Heineken has distanced itself from speculation that it is looking to take over its partner in Asia, Fraser & Neave.

Reports earlier this week had suggested that the Holland-based brewer was mulling either investing in or acquiring F&N. The two companies together own Asia Pacific Investment, which owns 64.82% of Asia Pacific Breweries. APB has interests in 32 brewery operations in 11 countries in the Asia Pacific region.

Heineken also owns a direct stake of 9.5% in APB, with F&N holding 7.27% separately.

The reports claimed that F&N's board was concerned Heineken might make a move for the conglomerate.

Speaking to just-drinks today (17 October), however, a spokesperson for Heineken played down the speculation, confirming comments made by a separate Heineken spokesperson to the Straits Times in Asia this week.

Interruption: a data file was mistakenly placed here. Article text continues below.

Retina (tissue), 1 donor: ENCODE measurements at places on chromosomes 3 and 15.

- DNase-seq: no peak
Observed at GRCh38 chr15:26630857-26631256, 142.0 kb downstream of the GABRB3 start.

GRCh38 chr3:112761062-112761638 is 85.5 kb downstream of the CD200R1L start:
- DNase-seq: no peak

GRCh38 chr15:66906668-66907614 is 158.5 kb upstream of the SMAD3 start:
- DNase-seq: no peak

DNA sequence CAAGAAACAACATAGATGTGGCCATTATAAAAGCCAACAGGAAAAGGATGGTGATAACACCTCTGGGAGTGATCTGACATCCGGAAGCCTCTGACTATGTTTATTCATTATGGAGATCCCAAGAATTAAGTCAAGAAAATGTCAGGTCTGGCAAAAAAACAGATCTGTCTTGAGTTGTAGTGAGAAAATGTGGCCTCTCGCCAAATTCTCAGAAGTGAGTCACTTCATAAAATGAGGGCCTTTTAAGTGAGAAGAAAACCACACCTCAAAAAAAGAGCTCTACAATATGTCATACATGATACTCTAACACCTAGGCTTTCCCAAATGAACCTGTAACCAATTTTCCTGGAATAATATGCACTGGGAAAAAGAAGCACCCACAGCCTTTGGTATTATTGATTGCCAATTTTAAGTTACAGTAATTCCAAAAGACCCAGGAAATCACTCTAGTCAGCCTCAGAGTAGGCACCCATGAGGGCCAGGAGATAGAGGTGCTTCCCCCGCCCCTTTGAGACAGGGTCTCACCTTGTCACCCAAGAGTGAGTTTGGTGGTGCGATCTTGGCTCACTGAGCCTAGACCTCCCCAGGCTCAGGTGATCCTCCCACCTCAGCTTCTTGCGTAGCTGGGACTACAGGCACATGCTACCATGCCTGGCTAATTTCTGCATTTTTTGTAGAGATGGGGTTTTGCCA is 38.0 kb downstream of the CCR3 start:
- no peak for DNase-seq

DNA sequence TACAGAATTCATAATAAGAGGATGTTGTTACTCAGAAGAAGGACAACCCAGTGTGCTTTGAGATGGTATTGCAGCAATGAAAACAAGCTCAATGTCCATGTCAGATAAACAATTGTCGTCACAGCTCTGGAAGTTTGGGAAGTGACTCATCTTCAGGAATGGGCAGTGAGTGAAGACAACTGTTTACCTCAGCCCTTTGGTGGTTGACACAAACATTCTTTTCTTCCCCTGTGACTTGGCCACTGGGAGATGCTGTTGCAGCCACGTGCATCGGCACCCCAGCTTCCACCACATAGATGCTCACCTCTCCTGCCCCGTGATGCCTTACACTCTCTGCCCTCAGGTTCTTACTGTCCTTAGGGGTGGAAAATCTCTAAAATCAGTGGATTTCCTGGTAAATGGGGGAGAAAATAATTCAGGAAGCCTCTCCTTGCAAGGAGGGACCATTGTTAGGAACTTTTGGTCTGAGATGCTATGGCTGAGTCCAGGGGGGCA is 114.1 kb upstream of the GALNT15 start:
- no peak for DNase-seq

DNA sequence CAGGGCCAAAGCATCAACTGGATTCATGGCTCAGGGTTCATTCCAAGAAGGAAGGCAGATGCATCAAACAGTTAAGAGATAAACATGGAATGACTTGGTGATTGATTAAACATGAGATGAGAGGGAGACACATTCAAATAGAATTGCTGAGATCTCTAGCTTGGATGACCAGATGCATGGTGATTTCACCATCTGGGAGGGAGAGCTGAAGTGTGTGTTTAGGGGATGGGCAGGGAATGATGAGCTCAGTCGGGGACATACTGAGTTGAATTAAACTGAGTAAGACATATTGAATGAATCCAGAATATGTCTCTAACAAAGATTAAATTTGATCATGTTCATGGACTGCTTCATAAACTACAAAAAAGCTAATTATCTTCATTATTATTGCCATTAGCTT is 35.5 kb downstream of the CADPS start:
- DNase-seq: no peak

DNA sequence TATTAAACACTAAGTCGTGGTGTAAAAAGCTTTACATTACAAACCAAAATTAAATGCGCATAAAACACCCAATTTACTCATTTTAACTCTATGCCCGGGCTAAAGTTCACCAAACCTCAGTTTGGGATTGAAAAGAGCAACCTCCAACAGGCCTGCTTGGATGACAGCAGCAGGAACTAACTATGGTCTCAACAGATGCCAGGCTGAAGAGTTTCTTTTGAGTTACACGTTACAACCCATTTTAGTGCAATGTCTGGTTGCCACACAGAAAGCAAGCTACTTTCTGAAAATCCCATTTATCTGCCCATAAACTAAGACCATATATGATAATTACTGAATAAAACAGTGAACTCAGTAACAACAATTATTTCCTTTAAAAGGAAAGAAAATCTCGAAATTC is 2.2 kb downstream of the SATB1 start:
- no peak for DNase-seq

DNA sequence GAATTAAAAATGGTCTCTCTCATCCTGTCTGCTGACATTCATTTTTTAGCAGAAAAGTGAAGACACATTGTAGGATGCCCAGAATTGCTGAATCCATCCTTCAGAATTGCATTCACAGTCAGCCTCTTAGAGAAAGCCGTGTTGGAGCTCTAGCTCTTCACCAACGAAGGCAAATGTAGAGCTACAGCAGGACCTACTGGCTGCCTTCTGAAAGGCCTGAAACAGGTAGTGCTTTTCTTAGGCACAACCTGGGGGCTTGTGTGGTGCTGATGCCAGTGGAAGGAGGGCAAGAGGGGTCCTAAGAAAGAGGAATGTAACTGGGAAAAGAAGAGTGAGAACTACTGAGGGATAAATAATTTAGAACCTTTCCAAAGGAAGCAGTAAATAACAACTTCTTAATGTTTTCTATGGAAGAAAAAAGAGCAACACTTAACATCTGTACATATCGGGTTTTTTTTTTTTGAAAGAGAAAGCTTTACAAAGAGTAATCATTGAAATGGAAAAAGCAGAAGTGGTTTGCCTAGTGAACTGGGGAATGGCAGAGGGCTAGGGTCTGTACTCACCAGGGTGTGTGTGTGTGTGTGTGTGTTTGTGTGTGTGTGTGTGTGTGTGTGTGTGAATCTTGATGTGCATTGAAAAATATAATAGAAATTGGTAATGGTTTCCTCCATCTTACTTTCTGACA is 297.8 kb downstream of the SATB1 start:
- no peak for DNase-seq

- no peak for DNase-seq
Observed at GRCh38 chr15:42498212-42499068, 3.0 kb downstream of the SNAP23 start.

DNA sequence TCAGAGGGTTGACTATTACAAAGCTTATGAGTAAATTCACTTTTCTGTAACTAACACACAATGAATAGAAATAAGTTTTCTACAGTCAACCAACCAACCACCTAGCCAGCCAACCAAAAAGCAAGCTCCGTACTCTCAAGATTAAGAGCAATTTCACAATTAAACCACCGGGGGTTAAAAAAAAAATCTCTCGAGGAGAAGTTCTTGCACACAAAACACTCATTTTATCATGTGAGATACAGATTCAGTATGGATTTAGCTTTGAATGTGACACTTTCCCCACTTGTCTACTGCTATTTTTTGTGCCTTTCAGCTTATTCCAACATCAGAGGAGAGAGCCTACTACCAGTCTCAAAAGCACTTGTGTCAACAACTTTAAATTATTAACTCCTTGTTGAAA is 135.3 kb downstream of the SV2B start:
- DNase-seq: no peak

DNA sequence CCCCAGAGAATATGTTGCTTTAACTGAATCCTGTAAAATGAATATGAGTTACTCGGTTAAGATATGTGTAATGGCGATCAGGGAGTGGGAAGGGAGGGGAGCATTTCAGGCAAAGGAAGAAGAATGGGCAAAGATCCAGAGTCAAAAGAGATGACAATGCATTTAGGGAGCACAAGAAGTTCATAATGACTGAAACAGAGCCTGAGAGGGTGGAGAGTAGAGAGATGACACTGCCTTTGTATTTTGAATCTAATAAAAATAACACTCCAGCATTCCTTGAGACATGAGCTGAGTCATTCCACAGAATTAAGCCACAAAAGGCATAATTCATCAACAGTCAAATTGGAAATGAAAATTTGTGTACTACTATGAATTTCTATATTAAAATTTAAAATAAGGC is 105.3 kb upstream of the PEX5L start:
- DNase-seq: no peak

"We are focused on beer and are one of the world's leading brewing groups, while F&N is a leading diversified conglomerate with a majority of its investments in other businesses," the spokesperson originally told the paper. A takeover of F&N was "neither in line with Heineken's partnership principles nor its investment plan.

"We are entirely happy with the relationship we have with F&N," the spokesperson added. "It has been in force for 75 years and has been highly successful. We see no reason to change this winning and successful formula."

Heineken and F&N jointly formed APB in 1931, but the two companies faced each other in court late last year, when Heineken questioned which company could appoint the regional director for Heineken-APB (China). APB owns a 50% stake in Heineken-APB (China), while Asia Pacific Investment owns the other half. The summons was dismissed by the Singapore High Court, which ruled that a summons was not a suitable way to resolve the situation.